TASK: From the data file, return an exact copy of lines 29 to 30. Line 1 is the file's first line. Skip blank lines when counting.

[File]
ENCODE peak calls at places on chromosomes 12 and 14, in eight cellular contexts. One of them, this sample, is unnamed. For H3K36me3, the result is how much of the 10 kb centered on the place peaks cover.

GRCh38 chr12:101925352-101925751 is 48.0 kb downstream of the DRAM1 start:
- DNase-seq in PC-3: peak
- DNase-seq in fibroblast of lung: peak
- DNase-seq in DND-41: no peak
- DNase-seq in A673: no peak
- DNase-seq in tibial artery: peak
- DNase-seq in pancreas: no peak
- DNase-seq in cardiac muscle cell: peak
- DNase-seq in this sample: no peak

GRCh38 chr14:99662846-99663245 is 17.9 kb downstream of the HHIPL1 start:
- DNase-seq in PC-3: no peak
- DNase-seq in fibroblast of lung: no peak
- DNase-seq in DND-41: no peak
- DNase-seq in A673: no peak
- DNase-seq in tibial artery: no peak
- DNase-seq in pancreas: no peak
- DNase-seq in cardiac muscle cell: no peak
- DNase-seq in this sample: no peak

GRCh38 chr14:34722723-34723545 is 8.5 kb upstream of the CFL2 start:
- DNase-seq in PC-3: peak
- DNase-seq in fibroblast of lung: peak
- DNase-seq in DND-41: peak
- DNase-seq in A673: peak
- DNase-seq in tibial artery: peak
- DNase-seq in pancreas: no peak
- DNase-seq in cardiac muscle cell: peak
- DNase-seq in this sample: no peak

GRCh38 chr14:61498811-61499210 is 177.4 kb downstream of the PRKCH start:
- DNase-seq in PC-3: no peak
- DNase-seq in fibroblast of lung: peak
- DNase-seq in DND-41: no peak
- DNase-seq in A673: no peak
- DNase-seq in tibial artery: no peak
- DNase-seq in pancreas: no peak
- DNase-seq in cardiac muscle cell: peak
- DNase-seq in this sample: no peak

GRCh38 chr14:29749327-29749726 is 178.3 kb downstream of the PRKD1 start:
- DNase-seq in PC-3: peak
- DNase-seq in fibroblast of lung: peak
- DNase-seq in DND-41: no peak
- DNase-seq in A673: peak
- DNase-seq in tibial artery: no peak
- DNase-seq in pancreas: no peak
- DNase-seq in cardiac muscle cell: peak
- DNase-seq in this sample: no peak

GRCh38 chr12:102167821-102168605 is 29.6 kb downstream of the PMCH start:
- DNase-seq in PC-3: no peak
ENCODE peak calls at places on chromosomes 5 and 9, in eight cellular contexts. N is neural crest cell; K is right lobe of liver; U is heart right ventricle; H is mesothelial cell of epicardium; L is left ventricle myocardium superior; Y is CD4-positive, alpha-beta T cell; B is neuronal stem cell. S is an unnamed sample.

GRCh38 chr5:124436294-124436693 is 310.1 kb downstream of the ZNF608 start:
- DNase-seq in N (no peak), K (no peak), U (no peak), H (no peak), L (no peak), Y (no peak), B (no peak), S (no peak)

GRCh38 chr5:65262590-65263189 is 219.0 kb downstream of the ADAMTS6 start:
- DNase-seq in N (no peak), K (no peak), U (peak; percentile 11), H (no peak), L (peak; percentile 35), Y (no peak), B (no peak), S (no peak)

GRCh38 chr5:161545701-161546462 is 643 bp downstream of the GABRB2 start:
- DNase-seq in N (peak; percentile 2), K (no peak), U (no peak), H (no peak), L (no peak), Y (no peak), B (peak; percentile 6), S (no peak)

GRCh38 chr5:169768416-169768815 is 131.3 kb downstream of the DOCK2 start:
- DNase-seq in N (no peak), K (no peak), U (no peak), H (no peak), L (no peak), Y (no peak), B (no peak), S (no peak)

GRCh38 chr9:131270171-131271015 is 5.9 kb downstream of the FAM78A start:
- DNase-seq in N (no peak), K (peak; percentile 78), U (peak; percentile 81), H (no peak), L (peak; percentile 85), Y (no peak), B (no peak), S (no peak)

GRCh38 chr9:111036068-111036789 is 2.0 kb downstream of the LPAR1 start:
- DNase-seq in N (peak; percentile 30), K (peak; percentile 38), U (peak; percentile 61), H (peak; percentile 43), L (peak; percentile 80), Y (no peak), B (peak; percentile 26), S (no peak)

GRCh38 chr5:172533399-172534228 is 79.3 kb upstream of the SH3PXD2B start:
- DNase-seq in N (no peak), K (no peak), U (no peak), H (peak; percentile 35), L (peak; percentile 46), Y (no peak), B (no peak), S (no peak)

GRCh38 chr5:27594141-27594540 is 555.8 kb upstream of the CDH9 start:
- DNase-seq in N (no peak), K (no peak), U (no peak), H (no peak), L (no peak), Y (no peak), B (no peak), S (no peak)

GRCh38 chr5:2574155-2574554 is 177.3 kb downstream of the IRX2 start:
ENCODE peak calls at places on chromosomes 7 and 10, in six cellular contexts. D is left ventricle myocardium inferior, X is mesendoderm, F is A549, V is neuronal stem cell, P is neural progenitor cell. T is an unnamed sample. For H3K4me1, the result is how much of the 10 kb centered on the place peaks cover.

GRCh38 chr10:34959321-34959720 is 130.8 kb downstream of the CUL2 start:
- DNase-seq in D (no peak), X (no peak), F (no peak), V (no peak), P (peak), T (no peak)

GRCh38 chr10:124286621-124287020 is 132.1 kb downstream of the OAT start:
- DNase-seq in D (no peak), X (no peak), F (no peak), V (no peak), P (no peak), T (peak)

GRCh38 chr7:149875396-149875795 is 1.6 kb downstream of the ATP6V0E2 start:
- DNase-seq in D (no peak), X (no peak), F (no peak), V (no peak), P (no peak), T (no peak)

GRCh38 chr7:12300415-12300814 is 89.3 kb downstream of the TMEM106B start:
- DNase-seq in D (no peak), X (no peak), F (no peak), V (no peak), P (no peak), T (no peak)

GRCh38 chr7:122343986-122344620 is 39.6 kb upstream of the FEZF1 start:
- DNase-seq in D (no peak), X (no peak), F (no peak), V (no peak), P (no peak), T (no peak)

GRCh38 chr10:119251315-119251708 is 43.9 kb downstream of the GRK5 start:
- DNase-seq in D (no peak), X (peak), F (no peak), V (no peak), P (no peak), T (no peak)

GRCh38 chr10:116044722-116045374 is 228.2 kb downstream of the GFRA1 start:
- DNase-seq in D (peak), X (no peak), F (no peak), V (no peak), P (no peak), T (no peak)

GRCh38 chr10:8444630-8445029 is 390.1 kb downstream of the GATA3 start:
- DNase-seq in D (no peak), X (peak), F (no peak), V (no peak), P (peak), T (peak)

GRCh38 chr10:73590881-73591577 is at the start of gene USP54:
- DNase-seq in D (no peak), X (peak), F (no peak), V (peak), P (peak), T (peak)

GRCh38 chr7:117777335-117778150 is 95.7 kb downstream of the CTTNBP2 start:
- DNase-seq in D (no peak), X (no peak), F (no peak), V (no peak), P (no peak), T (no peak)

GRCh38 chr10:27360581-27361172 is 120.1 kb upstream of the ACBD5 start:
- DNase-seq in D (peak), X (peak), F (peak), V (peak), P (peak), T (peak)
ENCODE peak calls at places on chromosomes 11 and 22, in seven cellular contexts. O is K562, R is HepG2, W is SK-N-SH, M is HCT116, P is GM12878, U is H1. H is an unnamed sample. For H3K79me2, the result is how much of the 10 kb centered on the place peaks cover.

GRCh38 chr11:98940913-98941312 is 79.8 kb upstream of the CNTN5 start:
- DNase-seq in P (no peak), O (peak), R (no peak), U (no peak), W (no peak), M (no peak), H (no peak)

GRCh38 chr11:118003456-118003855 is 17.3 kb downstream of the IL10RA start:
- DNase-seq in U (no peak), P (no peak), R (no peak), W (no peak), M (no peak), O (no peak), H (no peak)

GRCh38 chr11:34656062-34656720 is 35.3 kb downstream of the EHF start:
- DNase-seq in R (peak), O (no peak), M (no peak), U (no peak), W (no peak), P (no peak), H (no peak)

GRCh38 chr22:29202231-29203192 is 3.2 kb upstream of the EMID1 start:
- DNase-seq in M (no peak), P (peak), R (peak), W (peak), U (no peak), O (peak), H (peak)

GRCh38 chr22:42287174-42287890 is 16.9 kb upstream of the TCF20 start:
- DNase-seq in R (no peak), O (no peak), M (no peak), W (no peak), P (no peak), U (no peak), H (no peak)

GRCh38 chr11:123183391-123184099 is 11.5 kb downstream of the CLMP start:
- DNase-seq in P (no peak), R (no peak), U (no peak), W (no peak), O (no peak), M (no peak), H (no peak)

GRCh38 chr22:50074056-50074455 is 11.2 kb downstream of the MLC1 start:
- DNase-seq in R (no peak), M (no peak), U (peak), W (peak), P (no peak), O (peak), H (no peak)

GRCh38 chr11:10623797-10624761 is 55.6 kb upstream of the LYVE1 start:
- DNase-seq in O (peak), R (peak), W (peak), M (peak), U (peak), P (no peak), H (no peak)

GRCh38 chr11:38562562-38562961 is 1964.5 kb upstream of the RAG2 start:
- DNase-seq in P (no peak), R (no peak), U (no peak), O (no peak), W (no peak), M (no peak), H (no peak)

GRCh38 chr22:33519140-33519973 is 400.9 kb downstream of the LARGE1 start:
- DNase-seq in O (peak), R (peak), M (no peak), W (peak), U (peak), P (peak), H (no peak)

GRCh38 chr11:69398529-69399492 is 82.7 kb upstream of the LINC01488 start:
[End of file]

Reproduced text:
GRCh38 chr14:61498811-61499210 is 177.4 kb downstream of the PRKCH start:
- DNase-seq in PC-3: no peak